News / Europe

UN Rights Official Calls for Investigation into Ukraine, Sri Lanka

FILE - A Sri Lankan ethnic Tamil girl applies vermillion on the forehead of U.N. High Commissioner for Human Rights Navi Pillay, in red, as she welcomes her at a vocational training center in Kilinochchi, Sri Lanka, Aug. 27, 2013.
FILE - A Sri Lankan ethnic Tamil girl applies vermillion on the forehead of U.N. High Commissioner for Human Rights Navi Pillay, in red, as she welcomes her at a vocational training center in Kilinochchi, Sri Lanka, Aug. 27, 2013.
Lisa Schlein
The top U.N. human rights official is calling for independent international investigations into human rights violations in Ukraine and Sri Lanka.  Navi Pillay highlighted these two key issues in her annual report on human rights crises around the world.   

This was Pillay’s final annual report to the U.N. Council before stepping down as High Commissioner for Human Rights in August.  She reflected with pride upon the accomplishments of her office during her six-year tenure.  But expressed sorrow for the many challenges and implacable brutality that cause so much grievous suffering around the world.  

Pillay spoke about the need to strengthen accountability and about the dangers of allowing states and individuals to commit gross human rights violations with impunity.   

“Nearly five years on from the end of the conflict in Sri Lanka, I regret that the government has failed to satisfy the Council’s call for a credible and independent investigation into allegations of serious human rights violations," she said. "I am therefore recommending that the time has come for the Council to establish its own international inquiry mechanism, which I believe can play a positive role where domestic mechanisms have failed.”   

The Sri Lankan government has rejected an international inquiry into possible war crimes by government forces and separatist Tamil Tigers during a 26-year civil war.  The Sinhalese government accuses Pillay, who is a South African of Tamil ancestry, of being biased - an accusation she denies.

Pillay also called for an independent investigation into all human rights violations that have taken place in Ukraine in recent months.   

“These include killings, disappearances, arbitrary detentions, torture and ill-treatment," she said. "I strongly believe that respect for human rights norms and standards, building a society that is inclusive of the rights of all, is key to finding a peaceful and durable solution to the current crisis.”   

Pillay said that a senior human rights officer has been sent to Ukraine and other staff members would follow.

Ukrainian U.N. Ambassador Yurii Klymenko took the floor at the Council to denounce the illegal entry of Russian armed forces on the territory of his country.   

“We are confident that with appropriate backing of international community in guaranteeing the sovereignty and territorial integrity of my country as well as in resolving ... economic problems, Ukraine will keep the difficult, but right track we are back on,” he said.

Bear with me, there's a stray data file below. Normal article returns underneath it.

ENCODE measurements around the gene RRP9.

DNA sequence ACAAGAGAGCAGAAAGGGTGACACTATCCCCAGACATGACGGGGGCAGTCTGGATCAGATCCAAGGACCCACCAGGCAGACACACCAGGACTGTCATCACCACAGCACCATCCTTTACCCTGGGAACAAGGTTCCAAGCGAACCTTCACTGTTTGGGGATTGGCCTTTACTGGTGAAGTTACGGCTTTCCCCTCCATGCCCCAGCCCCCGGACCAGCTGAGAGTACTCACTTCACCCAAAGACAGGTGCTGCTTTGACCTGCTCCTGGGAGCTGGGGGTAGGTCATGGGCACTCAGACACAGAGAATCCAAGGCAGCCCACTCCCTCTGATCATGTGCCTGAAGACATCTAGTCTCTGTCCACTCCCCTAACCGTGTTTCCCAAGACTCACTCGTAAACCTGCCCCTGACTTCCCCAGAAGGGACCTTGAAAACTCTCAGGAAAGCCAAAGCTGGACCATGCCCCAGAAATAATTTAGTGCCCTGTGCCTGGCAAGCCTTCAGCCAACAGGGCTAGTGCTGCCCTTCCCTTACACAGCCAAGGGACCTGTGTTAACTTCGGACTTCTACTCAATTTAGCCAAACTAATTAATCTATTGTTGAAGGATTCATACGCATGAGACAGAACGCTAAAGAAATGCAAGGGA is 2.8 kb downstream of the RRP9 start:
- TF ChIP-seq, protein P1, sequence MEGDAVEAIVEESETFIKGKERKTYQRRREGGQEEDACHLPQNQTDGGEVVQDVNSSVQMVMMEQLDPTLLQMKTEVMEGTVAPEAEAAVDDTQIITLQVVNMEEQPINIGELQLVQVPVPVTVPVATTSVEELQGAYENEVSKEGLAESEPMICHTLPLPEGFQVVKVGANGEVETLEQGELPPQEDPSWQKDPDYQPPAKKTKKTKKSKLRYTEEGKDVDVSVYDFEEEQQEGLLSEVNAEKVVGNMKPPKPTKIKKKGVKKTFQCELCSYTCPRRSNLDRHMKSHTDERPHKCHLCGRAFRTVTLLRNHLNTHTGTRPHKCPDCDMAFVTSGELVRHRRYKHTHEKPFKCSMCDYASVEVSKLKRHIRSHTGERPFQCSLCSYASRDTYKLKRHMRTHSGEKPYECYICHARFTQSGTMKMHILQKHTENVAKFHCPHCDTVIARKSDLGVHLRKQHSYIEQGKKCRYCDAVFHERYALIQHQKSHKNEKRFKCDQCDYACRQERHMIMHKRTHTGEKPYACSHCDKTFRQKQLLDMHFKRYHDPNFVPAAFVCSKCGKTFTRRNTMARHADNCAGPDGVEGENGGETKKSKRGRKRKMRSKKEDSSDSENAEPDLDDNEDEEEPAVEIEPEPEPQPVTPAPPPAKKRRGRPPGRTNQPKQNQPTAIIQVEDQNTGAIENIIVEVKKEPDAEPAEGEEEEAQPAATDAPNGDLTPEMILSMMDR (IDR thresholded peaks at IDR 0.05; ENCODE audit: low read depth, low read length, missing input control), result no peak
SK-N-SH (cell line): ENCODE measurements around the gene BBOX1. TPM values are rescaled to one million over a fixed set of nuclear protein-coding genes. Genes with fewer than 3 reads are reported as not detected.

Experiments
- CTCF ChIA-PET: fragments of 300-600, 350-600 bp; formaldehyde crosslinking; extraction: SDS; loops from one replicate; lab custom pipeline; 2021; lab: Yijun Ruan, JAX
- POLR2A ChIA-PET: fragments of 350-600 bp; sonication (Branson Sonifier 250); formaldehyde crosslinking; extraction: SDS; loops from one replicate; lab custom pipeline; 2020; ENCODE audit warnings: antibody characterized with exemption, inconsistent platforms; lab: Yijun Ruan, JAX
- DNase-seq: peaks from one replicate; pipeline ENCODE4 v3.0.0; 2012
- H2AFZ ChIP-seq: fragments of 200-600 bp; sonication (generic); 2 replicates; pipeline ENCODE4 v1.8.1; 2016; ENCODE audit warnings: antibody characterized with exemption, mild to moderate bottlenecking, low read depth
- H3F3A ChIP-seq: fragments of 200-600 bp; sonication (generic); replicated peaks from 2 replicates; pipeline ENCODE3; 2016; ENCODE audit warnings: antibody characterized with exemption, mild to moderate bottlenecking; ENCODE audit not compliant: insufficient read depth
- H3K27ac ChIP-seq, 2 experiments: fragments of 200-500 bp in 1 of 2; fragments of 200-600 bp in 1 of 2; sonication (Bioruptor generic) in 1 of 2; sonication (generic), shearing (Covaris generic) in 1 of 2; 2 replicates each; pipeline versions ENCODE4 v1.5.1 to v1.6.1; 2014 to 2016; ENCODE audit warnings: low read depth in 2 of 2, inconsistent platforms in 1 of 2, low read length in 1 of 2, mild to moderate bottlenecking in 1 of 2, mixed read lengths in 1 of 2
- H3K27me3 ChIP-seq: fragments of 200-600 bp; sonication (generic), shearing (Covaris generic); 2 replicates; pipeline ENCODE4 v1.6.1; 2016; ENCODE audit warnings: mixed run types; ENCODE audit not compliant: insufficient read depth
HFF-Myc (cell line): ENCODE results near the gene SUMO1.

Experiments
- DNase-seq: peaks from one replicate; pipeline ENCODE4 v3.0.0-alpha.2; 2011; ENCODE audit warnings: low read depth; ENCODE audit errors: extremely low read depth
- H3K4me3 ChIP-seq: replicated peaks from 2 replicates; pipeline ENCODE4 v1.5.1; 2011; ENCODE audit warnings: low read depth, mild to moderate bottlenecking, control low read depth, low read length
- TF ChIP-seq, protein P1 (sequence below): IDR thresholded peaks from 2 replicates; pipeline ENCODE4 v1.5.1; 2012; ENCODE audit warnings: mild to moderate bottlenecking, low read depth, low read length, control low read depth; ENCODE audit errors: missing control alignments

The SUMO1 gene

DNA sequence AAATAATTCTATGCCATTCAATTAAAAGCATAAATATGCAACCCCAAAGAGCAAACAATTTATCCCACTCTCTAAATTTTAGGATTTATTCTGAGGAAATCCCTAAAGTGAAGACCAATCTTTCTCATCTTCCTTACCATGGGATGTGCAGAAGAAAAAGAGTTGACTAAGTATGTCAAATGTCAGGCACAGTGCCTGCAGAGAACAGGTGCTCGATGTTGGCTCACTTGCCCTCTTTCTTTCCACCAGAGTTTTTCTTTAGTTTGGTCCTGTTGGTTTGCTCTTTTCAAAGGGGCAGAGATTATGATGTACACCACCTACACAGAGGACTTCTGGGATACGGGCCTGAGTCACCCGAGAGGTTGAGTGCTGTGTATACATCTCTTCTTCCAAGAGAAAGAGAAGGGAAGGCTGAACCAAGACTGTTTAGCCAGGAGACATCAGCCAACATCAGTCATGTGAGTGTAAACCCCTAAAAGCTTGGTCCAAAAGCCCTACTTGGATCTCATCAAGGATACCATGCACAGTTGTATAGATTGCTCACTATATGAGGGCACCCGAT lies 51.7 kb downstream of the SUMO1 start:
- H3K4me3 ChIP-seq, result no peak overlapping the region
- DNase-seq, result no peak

Pillay also raised concerns about protecting human rights in the context of counter-terrorism and armed drones.  She spoke with particular passion about the harm caused by discrimination to people all around the world.  

She described the work of her office in trying to help victims of sexual violence in armed conflict in Central African Republic, Colombia, the Democratic Republic of the Congo, and Somalia.  She urged nations not to forget the unspeakable violations occurring in Syria and North Korea.

You May Like

Pundits Split Over Long-Term US Role in Afghanistan

Security pact remains condition for American presence beyond 2014; deadline criticized More

US Eyes Islamic State Threat

Officials warn that IS could pose a threat to US homeland More

Video Ukraine: Captured Troops Proof of Russian Role in Separatist Fight

Moscow says Russian troops crossed into Ukrainian territory by mistake More

This forum has been closed.
Comment Sorting
Comments
     
by: Shiva from: Canada
March 07, 2014 3:33 PM
Everyone should have known by now that the Sri Lankan regime …

a. is not interested in providing the Tamils any meaningful solution
b. will provide no democracy, rule of law, Justice or R2P to the Tamils
c. will not treat the Tamils are equal citizens
d. continues to attack, intimidate, commit ethnic cleansing and land grab from the Tamils
e. continues to deny accountability, rule of law and Justice
f. is an authoritarian regime with full use of armed forces, attack, abductions, torture and murder of innocents with full impunity
g. ignore crimes such as only last week a Tamil British citizen was tortured and murdered in police custody
h. will not punish the killers of the 17 French charity workers who were murdered in cold blood
i. An alleged criminal regime elected by the hard core Sinhala Buddhist Apartheid chauvinists. Hence there will never be any reconciliation and only Eelam for the Tamils is the only viable solution to live in peace, stability and prosperity.

In Response

by: Kushan from: New York -USA
March 07, 2014 11:33 PM